The US and its allies are justifiably and deeply concerned about the worsening security threat posed by shabaab and the growing Al Qa’ida presence in the country. This short presentation is not in a position to elaborate in detail on our most effective counterterrorism strategies. But it can flag a few core principles and concerns. First, we need to be very careful about how we partner with local militias and government security forces in pursuit of counter-terrorism goals. The leaders of these security forces have their own interests that may or may not coincide with ours, and their uncontrolled militia can easily fuel anti-American public sentiments. Second, we must exploit the fact that shabaab is composed of very disparate groups with varying levels of commitment to the cause. Many, perhaps most of the group can and must be weaned away from the movement as part of an enduring solution in Somalia. It cannot be defeated under current circumstances, but if weakened by defections the hard core remnant of the group can be contained if not defeated outright. But defections will only occur when a viable alternative emerges in Somalia, and if the US government is flexible and pragmatic enough to engage parts of shabaab in quiet dialogue. Unless and until the TFG or a successor body provides Somalis with real hope in an alternative to shabaab, most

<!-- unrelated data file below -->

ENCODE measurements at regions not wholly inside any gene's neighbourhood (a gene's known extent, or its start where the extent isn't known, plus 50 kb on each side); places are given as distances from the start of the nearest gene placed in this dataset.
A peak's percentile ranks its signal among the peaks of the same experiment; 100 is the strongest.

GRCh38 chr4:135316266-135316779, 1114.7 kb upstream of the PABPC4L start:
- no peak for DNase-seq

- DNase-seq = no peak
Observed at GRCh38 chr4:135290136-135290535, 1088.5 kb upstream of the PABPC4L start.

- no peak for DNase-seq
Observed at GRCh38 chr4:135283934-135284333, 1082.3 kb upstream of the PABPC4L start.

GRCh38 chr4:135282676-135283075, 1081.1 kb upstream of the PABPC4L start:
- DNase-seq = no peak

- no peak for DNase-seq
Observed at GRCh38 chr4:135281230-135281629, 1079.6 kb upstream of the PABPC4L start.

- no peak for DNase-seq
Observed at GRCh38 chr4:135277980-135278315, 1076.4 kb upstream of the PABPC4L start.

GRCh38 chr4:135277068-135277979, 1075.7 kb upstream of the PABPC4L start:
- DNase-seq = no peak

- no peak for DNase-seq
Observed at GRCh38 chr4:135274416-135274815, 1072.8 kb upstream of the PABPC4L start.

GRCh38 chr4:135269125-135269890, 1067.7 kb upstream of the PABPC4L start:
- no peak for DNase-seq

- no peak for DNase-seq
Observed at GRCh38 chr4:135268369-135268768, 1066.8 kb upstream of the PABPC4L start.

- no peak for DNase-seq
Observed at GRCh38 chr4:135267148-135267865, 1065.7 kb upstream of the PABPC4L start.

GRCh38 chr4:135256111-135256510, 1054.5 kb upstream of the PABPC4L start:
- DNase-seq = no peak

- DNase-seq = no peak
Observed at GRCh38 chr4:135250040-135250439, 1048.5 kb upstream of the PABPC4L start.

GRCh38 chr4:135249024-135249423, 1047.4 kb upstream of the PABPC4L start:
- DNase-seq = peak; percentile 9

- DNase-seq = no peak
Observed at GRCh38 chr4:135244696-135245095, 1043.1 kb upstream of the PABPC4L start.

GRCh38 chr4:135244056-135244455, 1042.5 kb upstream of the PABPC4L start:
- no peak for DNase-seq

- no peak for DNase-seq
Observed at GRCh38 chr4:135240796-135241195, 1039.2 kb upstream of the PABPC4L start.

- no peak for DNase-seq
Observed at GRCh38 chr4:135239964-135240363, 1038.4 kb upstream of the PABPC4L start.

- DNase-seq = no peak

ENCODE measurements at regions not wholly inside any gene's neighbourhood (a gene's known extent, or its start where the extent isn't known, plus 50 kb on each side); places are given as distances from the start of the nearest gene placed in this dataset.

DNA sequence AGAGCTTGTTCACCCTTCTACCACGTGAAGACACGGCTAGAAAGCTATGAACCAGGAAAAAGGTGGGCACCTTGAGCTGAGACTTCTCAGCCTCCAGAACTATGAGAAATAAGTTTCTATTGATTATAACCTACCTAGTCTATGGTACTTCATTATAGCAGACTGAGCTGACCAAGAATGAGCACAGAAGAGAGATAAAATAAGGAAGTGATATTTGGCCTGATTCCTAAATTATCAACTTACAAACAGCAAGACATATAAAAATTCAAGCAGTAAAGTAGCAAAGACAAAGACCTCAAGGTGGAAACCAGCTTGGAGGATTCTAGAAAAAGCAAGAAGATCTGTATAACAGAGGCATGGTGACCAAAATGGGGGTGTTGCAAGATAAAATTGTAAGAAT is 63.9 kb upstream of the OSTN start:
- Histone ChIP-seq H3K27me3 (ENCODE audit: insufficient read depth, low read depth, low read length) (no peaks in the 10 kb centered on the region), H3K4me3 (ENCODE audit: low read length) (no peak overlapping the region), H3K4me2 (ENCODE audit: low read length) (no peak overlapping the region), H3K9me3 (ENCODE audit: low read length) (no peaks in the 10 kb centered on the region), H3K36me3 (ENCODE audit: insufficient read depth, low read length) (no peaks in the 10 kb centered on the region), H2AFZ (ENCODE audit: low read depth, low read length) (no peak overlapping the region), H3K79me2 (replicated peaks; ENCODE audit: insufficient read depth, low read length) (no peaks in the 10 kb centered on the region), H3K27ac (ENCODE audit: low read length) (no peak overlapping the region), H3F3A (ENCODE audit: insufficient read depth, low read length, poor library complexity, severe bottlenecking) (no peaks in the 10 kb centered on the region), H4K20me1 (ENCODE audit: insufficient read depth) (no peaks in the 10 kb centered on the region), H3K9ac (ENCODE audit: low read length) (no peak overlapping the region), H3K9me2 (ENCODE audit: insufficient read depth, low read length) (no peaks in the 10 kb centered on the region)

Somalis will understandably acquiesce to shabaab rule and avoid the risks associated with opposition to this extremist group.
Finally, to refer back to the point I started my remarks with, the Somali crisis is very much part of broader regional conflict complex. US policies which help resolve the ongoing Ethiopian-Eritrean impasse, and which encourage rapprochement between the Ethiopian government and the Ogaden National Liberation Front, would go a long way to creating a more conducive regional environment in which to successfully address the Somali crisis. In the long run, peace in both Somalia and the Horn will require recognition by all actors in the region that they cannot threaten the security of their neighbors, nor can they pursue their security interests at the expense of their neighbors.
I read your article on Foreign Policy with keen eyes and interest. While whining from public officials does not deserve response from any sensible citizen of the Republic of Somalia, I felt compelled to counter false narrative with more objective analysis.